There is no ‘one-size-fits-all’ when it comes to food…not anymore. Industrialization and globa
Savvy food and beverage manufacturers know that our industry is constantly reinventing itself. More than 30,000 new products are introduced by food and beverage producers every year. According to the USDA, the new products are primarily snacks, bakery foods, sauces, dressing and condiments. The greatest challenge for manufacturers is to shift quickly to meet consumer demands – while decreasing costs, adding value and empowering enterprise-wide innovation.
Food producers are under pressure to meet changing consumer demands and purchasing behavior. At the same time, new products must meet compliance guidelines both on the local and international level. The US-American Food Safety Modernization Act (FSMA) and the EU’s LMIV represent just two food standards that exist around the world that must be met when trading products globally. To this end, effective data management and seamless documentation of all processes throughout the entire product life cycle must be in place – from research, development, and finally, to the supermarket shelf.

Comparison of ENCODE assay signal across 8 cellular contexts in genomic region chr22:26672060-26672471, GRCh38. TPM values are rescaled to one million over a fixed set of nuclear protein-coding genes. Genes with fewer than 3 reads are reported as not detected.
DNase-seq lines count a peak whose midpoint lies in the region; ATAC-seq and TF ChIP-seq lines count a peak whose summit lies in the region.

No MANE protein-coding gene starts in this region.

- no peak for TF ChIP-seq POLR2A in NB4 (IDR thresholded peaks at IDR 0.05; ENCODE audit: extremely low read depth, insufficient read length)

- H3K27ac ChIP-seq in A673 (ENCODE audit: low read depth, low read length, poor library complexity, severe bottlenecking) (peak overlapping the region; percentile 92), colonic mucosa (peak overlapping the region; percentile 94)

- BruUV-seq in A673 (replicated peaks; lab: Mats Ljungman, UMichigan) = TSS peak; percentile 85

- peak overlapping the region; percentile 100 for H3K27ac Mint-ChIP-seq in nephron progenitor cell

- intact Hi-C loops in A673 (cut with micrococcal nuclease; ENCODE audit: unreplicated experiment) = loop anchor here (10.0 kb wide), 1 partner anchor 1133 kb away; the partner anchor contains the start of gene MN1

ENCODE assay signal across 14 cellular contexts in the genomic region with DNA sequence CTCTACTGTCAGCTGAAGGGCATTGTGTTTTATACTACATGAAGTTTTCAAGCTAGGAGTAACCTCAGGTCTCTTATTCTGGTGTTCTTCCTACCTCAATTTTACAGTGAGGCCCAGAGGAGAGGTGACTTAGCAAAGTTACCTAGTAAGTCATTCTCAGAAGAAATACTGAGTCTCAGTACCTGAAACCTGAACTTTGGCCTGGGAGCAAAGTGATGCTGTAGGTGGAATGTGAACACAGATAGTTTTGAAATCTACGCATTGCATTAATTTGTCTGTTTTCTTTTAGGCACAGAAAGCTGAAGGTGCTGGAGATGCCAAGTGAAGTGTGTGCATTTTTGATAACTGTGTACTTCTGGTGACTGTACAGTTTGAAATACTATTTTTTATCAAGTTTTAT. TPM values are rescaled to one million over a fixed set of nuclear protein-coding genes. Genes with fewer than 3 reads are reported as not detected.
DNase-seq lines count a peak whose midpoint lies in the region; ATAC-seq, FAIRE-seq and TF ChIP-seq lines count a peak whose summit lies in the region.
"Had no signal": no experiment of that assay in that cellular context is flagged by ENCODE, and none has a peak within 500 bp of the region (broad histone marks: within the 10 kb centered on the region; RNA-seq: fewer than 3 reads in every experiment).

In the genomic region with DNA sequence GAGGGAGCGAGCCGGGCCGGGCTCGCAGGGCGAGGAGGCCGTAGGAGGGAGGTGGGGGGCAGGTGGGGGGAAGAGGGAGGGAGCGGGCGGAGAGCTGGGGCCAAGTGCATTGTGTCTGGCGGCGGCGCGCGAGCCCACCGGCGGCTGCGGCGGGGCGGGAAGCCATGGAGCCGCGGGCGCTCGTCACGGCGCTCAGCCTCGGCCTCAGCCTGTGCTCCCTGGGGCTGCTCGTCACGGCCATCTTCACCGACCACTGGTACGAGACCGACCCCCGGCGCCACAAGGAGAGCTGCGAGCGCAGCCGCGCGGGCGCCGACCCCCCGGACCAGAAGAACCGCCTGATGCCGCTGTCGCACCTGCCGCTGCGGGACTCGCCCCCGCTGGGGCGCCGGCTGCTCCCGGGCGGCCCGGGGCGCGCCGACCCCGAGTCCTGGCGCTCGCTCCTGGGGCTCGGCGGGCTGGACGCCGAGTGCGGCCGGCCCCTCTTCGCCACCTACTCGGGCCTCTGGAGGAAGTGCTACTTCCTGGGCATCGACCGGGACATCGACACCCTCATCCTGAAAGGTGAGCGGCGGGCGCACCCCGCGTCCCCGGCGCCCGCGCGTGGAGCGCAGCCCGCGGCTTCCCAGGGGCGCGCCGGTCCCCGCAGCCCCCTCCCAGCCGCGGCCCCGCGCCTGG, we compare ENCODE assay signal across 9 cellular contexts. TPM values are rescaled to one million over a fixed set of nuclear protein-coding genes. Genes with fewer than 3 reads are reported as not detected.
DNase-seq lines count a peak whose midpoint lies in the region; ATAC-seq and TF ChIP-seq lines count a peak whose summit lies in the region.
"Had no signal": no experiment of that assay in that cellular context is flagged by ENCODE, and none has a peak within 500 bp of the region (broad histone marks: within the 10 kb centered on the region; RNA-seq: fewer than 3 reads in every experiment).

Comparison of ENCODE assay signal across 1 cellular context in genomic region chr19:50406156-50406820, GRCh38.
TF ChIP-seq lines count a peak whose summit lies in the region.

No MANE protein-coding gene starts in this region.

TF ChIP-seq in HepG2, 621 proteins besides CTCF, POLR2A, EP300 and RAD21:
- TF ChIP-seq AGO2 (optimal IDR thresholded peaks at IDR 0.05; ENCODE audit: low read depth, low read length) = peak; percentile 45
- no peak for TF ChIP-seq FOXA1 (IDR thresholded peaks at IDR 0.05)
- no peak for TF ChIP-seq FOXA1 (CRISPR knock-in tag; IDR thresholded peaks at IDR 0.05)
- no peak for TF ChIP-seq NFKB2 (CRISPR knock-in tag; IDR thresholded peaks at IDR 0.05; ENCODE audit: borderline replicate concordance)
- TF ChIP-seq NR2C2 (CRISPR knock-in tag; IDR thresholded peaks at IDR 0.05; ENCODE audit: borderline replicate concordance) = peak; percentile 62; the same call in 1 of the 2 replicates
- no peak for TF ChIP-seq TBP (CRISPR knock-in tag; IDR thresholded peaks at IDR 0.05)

Placing Industry 4.0 at the forefront of the digital agenda in all manufacturing industries and thereby increasing competitiveness is a matter of course and clearly also applies to the food and beverage industry. Changing consumer behavior and legal regulations, as well as increasing specialization means new challenges for the industry. Even though many manufacturing plants have already automated their processes, there is still often the need for structural integration of a comprehensive data model. The digital integration of plant-wide processes offers innovative solutions in this vein. What Industry 4.0 means for the food and beverage industry, where to tap opportunities and the concrete measures to implement in is the topic of this article.